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High tunnel pilot project announced for Nevada



The US Department of Agriculture launched a pilot project to fund high tunnels in December.  Guidelines to implement the program in Nevada have now been released by the Natural Resources Conservation Service.

Applicants must be agricultural producers who raise or sell at least $1,000 worth of agricultural products each year, and the high tunnel must be installed on existing cultivated land.

Successful applicants can receive financial assistance amounting to about 75 percent of the cost of the high tunnel and related costs.  Beginning, socially disadvantaged, and limited resource farmers can receive 90 percent of the costs.

High tunnels are structures that modify the growing climate, allowing for tender, sensitive, and specialty crops like certain varieties of vegetables, herbs, berries, and others to grow where they otherwise may not. High tunnels can lengthen local marketing of quality produce, which increases sustainability while lowering energy and transportation inputs. In arid climates, high tunnels may slow evaporation and decrease irrigated water use. An extended growing season and steady income may offer advantages to small, limited resource, and organic farmers.  They can also assist producers transitioning to specialty crops.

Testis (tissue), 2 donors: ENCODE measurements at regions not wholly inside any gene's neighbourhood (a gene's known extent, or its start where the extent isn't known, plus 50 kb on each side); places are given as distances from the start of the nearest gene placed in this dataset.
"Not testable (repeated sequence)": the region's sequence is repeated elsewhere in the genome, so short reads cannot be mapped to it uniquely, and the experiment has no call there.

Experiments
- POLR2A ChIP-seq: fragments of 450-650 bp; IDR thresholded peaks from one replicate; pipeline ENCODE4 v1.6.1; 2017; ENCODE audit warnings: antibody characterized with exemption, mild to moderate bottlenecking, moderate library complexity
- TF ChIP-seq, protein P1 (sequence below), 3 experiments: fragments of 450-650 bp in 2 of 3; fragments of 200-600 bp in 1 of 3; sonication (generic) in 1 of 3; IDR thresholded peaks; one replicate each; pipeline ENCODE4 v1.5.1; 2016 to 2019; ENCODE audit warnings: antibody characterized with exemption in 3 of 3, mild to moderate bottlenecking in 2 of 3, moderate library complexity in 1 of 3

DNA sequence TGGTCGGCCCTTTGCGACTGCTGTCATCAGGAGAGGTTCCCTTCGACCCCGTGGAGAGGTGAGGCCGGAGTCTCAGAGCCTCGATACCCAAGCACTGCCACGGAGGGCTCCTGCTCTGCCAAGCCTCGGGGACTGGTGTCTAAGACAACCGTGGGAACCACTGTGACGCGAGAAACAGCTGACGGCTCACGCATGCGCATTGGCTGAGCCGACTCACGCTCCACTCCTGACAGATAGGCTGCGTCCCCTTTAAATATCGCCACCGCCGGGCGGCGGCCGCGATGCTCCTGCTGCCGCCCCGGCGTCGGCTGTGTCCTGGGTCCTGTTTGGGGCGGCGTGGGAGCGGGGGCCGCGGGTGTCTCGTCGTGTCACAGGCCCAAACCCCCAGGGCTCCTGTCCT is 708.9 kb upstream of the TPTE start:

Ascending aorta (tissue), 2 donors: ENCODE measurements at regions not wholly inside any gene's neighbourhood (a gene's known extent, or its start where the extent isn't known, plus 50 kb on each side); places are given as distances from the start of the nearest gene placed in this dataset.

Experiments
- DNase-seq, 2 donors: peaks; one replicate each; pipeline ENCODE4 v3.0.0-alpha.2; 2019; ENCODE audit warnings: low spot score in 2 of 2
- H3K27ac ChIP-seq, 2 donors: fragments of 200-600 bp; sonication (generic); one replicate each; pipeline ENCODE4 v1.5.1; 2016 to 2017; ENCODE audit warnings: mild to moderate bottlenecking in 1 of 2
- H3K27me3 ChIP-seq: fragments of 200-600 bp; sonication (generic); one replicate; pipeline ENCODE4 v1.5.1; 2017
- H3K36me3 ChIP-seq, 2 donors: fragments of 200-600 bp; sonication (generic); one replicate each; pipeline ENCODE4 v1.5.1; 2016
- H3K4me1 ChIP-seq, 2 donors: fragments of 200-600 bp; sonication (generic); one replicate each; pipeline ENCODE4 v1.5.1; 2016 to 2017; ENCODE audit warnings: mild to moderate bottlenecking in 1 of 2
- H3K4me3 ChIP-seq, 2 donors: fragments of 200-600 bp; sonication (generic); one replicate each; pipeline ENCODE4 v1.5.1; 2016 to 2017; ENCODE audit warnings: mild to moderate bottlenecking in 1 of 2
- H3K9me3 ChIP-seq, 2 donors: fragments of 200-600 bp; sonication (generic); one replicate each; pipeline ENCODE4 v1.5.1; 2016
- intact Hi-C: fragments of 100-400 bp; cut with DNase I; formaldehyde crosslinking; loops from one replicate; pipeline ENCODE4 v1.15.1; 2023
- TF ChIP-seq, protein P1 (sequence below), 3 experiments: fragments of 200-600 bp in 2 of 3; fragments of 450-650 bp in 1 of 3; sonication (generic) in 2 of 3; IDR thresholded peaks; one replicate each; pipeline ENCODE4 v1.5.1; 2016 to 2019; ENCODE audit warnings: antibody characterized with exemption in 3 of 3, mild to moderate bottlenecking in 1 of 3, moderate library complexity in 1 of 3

The maximum size for the high tunnel is 5 percent of one acre, or 2,178 square feet. The high tunnel systems must be purchased as manufactured kits, will not include electrical, heating or ventilation systems, be at least 6 feet high, and have an expected life of at least 4 years.

High tunnels are constructed of metal or plastic bow frames at least 6 feet in height, covered with a single layer of polyethylene. For this pilot project, plants must be planted in the ground or in permanent raised beds, and not containerized. Since water runoff from high tunnels can cause erosion, pooling, and other environmental concerns, conservation practices, such as runoff management, irrigation, drain structures for water control, crop rotation, and critical area planting, may be installed. These additional practices will need to be planned and installed as a condition for the installation of a high tunnel. Additional practices that might be considered as part of a conservation plan include nutrient and pest management, cover crop, and irrigation water management.

Participating growers will help evaluate the effects of high tunnels on natural resources.  A short questionnaire will be completed annually covering nutrients and pesticides used and crop season dates.

Anyone interested in the High Tunnel Pilot Project should contact their local NRCS Field Office or go online to www.nv.nrcs.usda.gov.

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